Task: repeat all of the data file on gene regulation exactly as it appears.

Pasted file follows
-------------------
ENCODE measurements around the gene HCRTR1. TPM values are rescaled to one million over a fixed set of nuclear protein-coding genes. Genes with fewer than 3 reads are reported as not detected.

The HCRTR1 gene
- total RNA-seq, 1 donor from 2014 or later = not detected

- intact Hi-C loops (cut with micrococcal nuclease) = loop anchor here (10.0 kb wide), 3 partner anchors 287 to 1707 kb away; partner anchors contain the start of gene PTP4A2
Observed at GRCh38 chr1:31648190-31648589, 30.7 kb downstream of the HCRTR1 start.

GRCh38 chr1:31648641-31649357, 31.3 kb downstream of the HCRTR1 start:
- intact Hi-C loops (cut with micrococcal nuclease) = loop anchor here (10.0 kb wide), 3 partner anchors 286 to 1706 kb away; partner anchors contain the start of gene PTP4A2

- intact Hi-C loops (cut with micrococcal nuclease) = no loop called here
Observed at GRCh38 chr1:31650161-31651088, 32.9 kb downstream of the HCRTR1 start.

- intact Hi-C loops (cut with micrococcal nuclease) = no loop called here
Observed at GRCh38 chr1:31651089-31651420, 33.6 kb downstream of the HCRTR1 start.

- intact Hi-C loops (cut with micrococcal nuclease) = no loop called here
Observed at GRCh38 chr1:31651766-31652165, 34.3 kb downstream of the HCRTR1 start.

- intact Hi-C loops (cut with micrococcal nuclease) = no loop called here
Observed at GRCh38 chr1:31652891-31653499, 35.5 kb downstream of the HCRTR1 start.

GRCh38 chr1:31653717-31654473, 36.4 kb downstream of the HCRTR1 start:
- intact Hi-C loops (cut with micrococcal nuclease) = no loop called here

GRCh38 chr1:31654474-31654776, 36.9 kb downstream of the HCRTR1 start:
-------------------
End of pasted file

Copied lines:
ENCODE measurements around the gene HCRTR1. TPM values are rescaled to one million over a fixed set of nuclear protein-coding genes. Genes with fewer than 3 reads are reported as not detected.

The HCRTR1 gene
- total RNA-seq, 1 donor from 2014 or later = not detected

- intact Hi-C loops (cut with micrococcal nuclease) = loop anchor here (10.0 kb wide), 3 partner anchors 287 to 1707 kb away; partner anchors contain the start of gene PTP4A2
Observed at GRCh38 chr1:31648190-31648589, 30.7 kb downstream of the HCRTR1 start.

GRCh38 chr1:31648641-31649357, 31.3 kb downstream of the HCRTR1 start:
- intact Hi-C loops (cut with micrococcal nuclease) = loop anchor here (10.0 kb wide), 3 partner anchors 286 to 1706 kb away; partner anchors contain the start of gene PTP4A2

- intact Hi-C loops (cut with micrococcal nuclease) = no loop called here
Observed at GRCh38 chr1:31650161-31651088, 32.9 kb downstream of the HCRTR1 start.

- intact Hi-C loops (cut with micrococcal nuclease) = no loop called here
Observed at GRCh38 chr1:31651089-31651420, 33.6 kb downstream of the HCRTR1 start.

- intact Hi-C loops (cut with micrococcal nuclease) = no loop called here
Observed at GRCh38 chr1:31651766-31652165, 34.3 kb downstream of the HCRTR1 start.

- intact Hi-C loops (cut with micrococcal nuclease) = no loop called here
Observed at GRCh38 chr1:31652891-31653499, 35.5 kb downstream of the HCRTR1 start.

GRCh38 chr1:31653717-31654473, 36.4 kb downstream of the HCRTR1 start:
- intact Hi-C loops (cut with micrococcal nuclease) = no loop called here

GRCh38 chr1:31654474-31654776, 36.9 kb downstream of the HCRTR1 start: